Chamba Rumal, Himachal Pradesh

The Chamba Rumal or Chamba handkerchief

It is an embroidered handiwork. In addition, it was once supported under the patronage of the ancient rulers of Chamba kingdom. These towels have detailed patterns in bright and pleasing color schemes. People gifted Chamba handkerchiefs during marriages.

The Chamba Rumal is a precise representation of Himalayan embroidery and crafts traditions. Chamba is a hill-station in Himachal Pradesh. Artists practice this art form at Chamba for centuries, hence the name. Royalty of Himachal Pradesh patronized this art form.

Bebe Nanki, sister of Guru Nanak, in the 16th century, worked on this art form earlier, as per the records. This work is now stored in the Gurudwara at Hoshiarpur.

From the 17th century, the women of the preceding royal state of Chamba (now part of Himachal Pradesh) entertained in the embroidery of the rumals. Furthermore, even the members of the royal family made Chamba handkerchiefs and gifted them for marriages or as dowry to their daughters.

Chamba Rumal Himachal Pradesh

Artists use fine hand made silk to make handkerchiefs. They are in shapes of square and rectangle. They used the silk obtained from the Punjab or muslin cloth, a product of Bengal. Women created extremely delicate patterns using untwined thread made of silk. They produced these silk threads in Sialkot (in Pakistan), Amritsar and Ludhiana. Women adopted Dohara Tanka or double satin stitch embroidery technique. They created different identical patterns on both faces of the fabric. They were charming when seen even from distance of 10 feet and more.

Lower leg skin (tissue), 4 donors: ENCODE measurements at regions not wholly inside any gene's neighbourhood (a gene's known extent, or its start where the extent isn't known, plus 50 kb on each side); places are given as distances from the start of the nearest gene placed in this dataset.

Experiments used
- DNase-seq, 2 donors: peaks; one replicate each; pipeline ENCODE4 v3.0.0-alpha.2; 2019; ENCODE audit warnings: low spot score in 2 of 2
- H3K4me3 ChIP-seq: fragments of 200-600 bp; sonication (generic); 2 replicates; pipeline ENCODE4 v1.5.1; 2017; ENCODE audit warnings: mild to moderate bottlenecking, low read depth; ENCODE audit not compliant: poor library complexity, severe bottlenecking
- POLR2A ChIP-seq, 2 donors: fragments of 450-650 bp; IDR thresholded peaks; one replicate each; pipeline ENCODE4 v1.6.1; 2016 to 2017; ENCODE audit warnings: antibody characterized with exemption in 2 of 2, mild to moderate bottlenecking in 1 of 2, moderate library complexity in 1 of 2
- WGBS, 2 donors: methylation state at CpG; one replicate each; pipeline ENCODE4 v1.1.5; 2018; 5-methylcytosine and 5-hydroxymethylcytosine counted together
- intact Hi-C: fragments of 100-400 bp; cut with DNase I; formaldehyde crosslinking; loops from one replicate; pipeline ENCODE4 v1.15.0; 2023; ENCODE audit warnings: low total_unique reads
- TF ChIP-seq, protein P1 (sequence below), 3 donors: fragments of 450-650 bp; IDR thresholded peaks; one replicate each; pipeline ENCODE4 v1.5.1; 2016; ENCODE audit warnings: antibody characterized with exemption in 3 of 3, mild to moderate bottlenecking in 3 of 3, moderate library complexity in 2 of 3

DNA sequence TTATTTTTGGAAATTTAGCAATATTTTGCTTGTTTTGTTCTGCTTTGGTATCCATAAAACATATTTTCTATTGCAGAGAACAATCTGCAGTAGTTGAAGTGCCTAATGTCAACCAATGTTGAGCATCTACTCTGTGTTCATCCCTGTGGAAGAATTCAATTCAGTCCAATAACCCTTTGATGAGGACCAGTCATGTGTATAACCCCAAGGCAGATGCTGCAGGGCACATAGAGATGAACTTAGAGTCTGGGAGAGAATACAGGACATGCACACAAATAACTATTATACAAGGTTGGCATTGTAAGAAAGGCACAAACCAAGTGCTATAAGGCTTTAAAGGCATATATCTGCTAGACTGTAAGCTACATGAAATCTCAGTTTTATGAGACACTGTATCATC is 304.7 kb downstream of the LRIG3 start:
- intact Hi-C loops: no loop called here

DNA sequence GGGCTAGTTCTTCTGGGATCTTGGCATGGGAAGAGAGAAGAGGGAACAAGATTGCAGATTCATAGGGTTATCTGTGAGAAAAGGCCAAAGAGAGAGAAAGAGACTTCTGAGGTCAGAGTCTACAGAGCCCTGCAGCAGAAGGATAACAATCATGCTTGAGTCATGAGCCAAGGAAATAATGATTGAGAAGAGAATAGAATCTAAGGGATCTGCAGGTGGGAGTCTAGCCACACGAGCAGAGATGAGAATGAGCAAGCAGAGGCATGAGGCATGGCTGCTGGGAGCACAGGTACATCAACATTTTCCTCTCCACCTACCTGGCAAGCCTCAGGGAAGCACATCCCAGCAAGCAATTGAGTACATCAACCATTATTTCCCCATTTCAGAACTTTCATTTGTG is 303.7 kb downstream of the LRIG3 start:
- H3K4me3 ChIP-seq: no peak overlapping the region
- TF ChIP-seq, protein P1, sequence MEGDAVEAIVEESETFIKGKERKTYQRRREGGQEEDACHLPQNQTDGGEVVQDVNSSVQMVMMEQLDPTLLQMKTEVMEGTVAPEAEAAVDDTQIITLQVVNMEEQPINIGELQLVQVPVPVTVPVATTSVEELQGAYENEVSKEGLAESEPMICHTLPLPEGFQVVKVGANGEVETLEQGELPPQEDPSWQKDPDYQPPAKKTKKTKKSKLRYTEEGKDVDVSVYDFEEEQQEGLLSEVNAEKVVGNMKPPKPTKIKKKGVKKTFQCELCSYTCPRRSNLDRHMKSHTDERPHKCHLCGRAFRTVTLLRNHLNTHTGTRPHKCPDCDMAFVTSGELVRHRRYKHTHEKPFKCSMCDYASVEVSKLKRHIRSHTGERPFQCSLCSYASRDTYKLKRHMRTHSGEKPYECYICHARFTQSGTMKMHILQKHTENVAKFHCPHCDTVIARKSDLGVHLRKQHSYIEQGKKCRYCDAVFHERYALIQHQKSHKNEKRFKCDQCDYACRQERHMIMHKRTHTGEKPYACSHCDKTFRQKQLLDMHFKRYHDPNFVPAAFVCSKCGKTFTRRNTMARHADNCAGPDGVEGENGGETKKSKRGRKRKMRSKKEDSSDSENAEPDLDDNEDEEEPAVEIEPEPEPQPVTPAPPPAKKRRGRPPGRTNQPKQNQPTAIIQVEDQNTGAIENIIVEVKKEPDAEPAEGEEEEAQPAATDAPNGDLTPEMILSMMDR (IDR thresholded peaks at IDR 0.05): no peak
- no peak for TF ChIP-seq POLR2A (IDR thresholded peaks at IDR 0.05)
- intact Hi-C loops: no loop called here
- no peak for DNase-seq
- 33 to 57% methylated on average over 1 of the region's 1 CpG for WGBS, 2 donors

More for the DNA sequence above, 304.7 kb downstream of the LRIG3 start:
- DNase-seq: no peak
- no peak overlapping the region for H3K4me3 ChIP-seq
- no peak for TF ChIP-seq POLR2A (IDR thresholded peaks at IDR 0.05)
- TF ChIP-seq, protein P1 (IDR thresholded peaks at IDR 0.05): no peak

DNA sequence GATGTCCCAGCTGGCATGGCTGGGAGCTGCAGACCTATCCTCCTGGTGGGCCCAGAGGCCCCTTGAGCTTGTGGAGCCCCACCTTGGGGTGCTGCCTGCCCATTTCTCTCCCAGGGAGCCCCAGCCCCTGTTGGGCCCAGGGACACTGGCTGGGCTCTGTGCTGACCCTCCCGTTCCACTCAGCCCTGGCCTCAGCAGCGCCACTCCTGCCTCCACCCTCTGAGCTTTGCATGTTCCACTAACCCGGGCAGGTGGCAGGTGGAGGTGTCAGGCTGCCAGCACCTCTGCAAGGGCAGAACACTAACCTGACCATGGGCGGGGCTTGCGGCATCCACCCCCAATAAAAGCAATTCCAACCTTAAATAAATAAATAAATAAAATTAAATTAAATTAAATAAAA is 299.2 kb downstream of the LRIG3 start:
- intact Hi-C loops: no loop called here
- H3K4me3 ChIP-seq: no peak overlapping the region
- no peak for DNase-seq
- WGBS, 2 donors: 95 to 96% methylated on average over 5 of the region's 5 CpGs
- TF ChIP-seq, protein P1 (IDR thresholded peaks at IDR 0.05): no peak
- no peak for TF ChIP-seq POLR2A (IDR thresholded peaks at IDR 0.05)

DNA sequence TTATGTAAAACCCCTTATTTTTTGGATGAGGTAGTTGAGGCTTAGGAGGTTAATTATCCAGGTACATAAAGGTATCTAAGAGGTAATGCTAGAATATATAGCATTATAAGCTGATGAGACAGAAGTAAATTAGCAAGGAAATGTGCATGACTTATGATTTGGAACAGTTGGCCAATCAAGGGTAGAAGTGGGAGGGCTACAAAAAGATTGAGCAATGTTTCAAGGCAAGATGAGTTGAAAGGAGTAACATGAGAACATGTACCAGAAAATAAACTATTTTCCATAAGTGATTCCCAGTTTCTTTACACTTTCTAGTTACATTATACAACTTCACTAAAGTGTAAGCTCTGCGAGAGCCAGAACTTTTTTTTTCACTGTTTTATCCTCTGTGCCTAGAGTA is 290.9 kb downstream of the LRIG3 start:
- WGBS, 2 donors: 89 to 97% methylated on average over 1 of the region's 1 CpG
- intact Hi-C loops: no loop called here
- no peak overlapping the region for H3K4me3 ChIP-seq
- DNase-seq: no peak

After Indian Independence, this art work lost its royal patronage. Hence, the quality declined due to commercialization by producing many cheaper varieties. Consequently, to recover this art work, in the 1970s, Usha Bhagat (a friend of Indira Gandhi) came forward. They collected original designs of this art work from museums and collections. They trained women artists in this art work. As a result, they recreated and restored 16 designs.

The Government registered this art for protection under the Geographical indication of the Trade Related Intellectual Property Rights (TRIPS) agreement.

 

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